A proposal for a prime piece of Enumclaw real estate was spelled out recently by a downtown business owner. For their part, members of the City Council listened and asked questions, but made no promises.
The Feb. 25 presentation was made by Marilyn Nelson during a regularly-scheduled session of the Council.
Nelson has, for some time, envisioned a pavilion occupying the block that fronts Cole Street, bordered by Stevenson and Initial avenues. She is the owner of CC’s on Cole, which sits just across the street from the square block that is home to buildings occupied by the Chamber of Commerce and Arts Alive!, a small piece of public art, a public restroom and a lot of public parking.
One of the city’s stated goals is to see the parcel developed. Last year, Enumclaw issued a formal “request for proposals,” spelling out, in detail, what it would like to see. Nothing meeting the city criteria came forward, but a few proposals have come to light.
Nelson’s was the second idea pitched to the council. When stepping before the council, she said it has been “an ongoing passion of mine to create a gathering space for Enumclaw.”
Nelson initially considered a pavilion on what is now Railroad Street, a move that would have meant vacating a portion of pavement. Her plans changed when it was noted there are public utilities beneath the street. So, her proposed building would have to shift a bit, but that hasn’t tempered her enthusiasm.
“Imagine the possibilities,” she said, of a building three stories tall (or perhaps two, if that makes more sense, she said) that would provide space for retailers, the Chamber and Arts Alive! The drawings she provided council showed roll-up doors that would provide an “open air” ambiance.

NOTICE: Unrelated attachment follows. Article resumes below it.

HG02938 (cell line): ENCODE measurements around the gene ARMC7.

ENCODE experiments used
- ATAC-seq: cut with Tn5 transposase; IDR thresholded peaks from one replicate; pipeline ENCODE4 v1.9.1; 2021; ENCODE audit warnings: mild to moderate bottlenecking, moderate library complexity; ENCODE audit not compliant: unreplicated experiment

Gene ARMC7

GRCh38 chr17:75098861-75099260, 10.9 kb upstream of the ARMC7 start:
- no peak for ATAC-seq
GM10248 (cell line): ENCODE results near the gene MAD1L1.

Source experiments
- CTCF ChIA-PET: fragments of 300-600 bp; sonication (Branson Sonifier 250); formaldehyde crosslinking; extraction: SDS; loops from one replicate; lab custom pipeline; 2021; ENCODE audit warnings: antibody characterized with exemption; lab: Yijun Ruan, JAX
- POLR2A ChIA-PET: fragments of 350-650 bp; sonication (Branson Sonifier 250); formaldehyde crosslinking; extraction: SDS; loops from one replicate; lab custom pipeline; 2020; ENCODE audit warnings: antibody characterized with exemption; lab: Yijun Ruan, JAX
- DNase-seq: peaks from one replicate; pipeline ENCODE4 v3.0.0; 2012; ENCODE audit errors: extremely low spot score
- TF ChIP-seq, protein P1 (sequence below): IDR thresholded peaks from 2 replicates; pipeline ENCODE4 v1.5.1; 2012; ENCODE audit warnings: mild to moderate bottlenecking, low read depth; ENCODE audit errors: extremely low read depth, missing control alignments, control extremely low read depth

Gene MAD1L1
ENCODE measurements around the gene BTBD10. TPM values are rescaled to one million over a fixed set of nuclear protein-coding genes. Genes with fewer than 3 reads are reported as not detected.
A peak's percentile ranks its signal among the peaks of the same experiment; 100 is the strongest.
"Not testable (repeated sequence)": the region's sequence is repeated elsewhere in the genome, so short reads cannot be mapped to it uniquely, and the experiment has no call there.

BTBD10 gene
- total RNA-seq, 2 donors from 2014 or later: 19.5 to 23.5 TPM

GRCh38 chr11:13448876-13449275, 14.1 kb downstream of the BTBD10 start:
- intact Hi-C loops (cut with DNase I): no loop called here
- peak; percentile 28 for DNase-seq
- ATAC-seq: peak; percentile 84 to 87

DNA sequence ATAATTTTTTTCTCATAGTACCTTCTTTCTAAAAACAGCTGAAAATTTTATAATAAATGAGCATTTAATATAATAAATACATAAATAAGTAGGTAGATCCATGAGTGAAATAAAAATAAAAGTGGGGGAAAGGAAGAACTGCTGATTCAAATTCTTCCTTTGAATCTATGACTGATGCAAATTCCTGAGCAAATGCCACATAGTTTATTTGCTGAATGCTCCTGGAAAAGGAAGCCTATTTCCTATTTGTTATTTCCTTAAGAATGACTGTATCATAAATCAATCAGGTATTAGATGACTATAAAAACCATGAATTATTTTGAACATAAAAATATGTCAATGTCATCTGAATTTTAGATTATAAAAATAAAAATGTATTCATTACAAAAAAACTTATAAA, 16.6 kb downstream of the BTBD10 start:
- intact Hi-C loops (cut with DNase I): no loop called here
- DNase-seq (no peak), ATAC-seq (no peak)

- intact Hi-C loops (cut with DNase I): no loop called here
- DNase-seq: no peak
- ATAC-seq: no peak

The goal, Nelson said, is to use a pavilion to stimulate economic growth, promote tourism and create income opportunities in town, among other things.
The local economy, she said, “is getting better, but it could be so much better, especially retail. As retail, we are still struggling.”
The city has stated a desire to see the property used for a public space that could host events or simply provide a gathering spot. Nelson’s drawings showed an extension of Rotary Centennial Park that would be home to a fountain and playground equipment.
Turning her attention to one of the biggest issues, she said, “You always wonder, where is the money is coming from?”
With regard to finances, Nelson first mentioned the potential for grants and endowments. “Anybody that gives us money, we want to be able to receive it,” she said.
Then, she added, “here comes the big funding.”
With that, Nelson suggested that the city sell a portion of the Cole Street property to her and her husband. Proceeds also could some from selling the current Enumclaw Senior Center, she said, along with other, unused city property. The Senior Center could become a tenant in a new pavilion, she said, as could the current youth center.
While Nelson expressed her excitement about the pavilion project and desire to get rolling as quickly as possible, it was pointed out that another interested party has approached the city. A presentation from that developer has not been scheduled.